By Nicole D. Prysby, J.D.
The court approved the $3.7 million settlement; $1.2 million in attorney fees will be deducted from the settlement fund. Out of a class of approximately 290 members, 109 returned claim forms and five members requested to opt out of the settlement.
A federal district court in Pennsylvania has given final approval to a settlement between Jani-King and franchisees of its janitorial business under which Jani-King will pay $3.7 million. The class action arose out of claims that Jani-King misclassified the franchisees as independent contractors as opposed to employees and improperly deducted from their wages in violation of Pennsylvania wage law. The court approved deductions for $1.2 million in attorney fees, $30,000 in service awards to the named plaintiffs, and $16,757 in costs, leaving approximately $2.4 million in the settlement fund (Myers v. Jani-King of Philadelphia, Inc., August 26, 2019, Surrick, R.).
The two named plaintiffs, who performed services as franchisees in Jani-King’s janitorial business franchise system, filed suit on behalf of themselves and a class of similarly situated Pennsylvania franchisees. They alleged that the franchisor misclassified them as independent contractors and improperly deducted from their wages in violation of Pennsylvania’s Wage Payment and Collection Law (WPCL).
After certification on the WPCL claims was granted to a class of approximately 290 members, the Third Circuit affirmed the grant of class certification. The parties then entered into negotiations and a settlement was reached, under which Jani-King will pay $3.7 million. The district court gave preliminary approval to the settlement in May 2019.
Settlement agreement. The proposed settlement requires Jani-King to pay a total of $3.7 million to the plaintiffs in two installments of $1,850,000, the first of which is to be paid 60 days after the court grants final approval of the settlement. Jani-King agrees to pay the second installment on September 1, 2020. Each named plaintiff will receive $10,000 as an incentive payment, and the agreement provides for attorney fees in an amount not more than one-third of the settlement fund.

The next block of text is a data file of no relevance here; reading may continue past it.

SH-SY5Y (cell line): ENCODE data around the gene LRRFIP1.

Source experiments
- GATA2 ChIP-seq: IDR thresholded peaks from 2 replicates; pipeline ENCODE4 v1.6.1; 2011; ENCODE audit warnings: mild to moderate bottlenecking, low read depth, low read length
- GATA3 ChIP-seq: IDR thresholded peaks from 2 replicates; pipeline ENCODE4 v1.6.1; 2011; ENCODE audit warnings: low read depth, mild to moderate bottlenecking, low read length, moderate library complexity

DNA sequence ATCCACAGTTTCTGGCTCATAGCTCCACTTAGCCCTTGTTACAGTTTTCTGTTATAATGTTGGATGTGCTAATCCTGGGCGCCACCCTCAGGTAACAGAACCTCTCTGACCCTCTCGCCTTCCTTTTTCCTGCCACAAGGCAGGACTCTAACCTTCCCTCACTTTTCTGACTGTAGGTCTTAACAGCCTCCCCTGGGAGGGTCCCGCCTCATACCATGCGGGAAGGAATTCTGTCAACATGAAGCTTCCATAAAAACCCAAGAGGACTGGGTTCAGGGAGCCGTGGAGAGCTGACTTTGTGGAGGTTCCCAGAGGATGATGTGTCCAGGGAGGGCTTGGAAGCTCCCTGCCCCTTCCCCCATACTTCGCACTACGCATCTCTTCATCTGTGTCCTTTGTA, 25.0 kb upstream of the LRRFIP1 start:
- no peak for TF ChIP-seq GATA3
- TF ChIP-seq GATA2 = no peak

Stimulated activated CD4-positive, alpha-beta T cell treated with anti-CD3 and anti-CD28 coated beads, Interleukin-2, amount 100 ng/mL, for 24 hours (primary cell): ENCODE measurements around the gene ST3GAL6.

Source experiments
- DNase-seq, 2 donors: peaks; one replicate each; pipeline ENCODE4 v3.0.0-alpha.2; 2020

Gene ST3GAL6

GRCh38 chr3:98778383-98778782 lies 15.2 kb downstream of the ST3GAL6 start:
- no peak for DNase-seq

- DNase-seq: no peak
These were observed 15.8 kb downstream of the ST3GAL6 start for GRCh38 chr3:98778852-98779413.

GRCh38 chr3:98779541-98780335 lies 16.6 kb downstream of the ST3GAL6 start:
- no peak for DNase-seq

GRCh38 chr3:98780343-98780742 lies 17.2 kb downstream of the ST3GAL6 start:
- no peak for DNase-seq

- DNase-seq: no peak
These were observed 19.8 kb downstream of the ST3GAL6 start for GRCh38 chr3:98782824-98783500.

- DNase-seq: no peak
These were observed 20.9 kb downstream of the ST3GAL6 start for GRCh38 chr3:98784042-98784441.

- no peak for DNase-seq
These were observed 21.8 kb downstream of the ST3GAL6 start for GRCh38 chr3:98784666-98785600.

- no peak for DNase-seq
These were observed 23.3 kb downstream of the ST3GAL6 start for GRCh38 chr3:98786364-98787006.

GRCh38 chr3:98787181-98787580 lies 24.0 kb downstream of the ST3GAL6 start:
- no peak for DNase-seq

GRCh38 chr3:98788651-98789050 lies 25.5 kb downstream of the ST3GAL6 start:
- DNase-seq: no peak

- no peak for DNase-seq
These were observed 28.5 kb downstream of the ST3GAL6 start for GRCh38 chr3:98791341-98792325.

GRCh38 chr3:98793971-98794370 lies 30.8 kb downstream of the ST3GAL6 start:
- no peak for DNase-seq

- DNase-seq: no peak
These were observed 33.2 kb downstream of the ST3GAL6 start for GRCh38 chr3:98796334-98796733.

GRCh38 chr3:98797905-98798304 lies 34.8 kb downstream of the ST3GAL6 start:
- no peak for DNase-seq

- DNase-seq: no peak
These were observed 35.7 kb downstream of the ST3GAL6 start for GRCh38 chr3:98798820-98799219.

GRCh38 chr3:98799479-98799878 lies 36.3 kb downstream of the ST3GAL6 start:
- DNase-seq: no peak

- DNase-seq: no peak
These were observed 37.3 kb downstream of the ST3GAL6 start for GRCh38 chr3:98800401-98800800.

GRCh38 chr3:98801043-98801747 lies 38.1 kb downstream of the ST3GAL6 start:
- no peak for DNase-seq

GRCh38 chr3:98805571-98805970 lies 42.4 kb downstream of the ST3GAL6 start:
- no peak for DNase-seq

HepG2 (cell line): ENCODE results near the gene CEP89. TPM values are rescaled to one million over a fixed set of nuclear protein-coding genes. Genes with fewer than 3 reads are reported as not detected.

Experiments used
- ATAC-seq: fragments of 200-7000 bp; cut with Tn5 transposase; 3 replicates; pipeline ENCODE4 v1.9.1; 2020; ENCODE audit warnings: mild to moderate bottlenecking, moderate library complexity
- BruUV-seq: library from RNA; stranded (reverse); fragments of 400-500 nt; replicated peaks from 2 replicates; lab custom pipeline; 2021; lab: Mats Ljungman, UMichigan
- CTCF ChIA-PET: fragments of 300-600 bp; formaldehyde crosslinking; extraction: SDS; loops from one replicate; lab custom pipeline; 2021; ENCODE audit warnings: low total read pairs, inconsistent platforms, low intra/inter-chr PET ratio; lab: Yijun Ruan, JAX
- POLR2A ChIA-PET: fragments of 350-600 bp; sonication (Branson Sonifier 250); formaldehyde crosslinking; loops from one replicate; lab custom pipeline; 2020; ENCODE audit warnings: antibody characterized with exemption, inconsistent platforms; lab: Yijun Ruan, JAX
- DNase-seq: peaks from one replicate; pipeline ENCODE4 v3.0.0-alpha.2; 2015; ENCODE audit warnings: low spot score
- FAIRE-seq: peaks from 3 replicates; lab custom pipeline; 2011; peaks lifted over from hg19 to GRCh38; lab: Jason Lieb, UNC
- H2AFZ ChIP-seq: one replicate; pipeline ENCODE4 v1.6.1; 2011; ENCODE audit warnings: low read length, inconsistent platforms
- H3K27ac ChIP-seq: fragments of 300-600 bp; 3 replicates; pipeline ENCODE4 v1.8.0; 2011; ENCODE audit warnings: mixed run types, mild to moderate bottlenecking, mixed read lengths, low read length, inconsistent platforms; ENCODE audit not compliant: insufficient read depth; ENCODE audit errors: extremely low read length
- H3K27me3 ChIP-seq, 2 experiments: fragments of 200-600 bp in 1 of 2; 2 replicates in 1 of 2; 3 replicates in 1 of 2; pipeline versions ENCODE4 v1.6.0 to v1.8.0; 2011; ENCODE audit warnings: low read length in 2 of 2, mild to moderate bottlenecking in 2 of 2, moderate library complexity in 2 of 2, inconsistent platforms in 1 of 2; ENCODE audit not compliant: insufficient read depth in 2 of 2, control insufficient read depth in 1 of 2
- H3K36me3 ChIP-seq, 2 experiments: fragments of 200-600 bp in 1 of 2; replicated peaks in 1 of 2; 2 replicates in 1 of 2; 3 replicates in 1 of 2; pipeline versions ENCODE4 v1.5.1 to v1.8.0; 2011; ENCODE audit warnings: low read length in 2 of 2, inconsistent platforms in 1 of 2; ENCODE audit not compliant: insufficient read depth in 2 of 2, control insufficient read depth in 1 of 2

Business practices. The settlement also requires the franchisor to make changes to its business practices. Settling franchisees who wish to continue their business will receive a new franchise agreement, which will no longer contain post-termination noncompetition covenants, and the nonsolicitation period with respect to Jani-King accounts will be shortened to 12 months, according to the court. Further, franchisees may sign new business that they generate without paying fees to the franchisor.
The franchisor also agrees to make buyout payments to franchisees with monthly revenues less than $5,000 per month, at the franchisee’s option. Payment to each class member will be based on the franchise fees, franchise note payments, and insurance payments the franchisees have made since 2006—a distribution formula that has been approved by at least other two district courts handling class actions against Jani-King, the court noted. The average individual payout is anticipated to be approximately $10,872.
Rule 23(a) factors. The court granted final approval and granted the plaintiffs’ unopposed motion for attorney fees, expenses, and incentive payments. The court briefly reviewed Rule 23(a) factors, stating that numerosity is met with a class of 288 members, and commonality is met through the common question of whether and to what extent Jani-King controlled or directed its franchisees. Typicality is met because the named plaintiffs’ claims arise out of the same policies and practices as the claims of other members of the settlement class. The named plaintiffs adequately represent the interests of the class as well.
Rule 23(b) factors. Similarly, Rule 23(b) factors are met; every class member is seeking the same type of relief based on the same legal claims against Jani-King, and the cost of individual claims would exceed any likely recovery. No class members objected to the proposed settlement, and only five class members requested exclusion.
Rule 23(e) factors are also met. Denial of the settlement would extend litigation that has already gone on for 10 years and there were no objections to the settlement. Discovery was completed prior to settlement negotiations, and plaintiffs face serious risks if they proceed to trial. The settlement is reasonable, as it represents a recovery to plaintiffs of between 20 percent and 39 percent of the maximum damages’ calculations.
Attorneys’ fees. The plaintiffs requested $1.2 million in attorneys’ fees, $30,000 in service awards to the three named plaintiffs, and $16,757 in costs. The court granted the request, leaving approximately $2.4 million in the settlement fund to be distributed to the 109 class members who returned settlement claim forms. The court based the evaluation of the attorney fee award on a percentage-of-recovery method and concluded that one-third is reasonable in comparison to other awards. The lodestar crosscheck (using a lodestar multiplier of 1.09) also supports the award.
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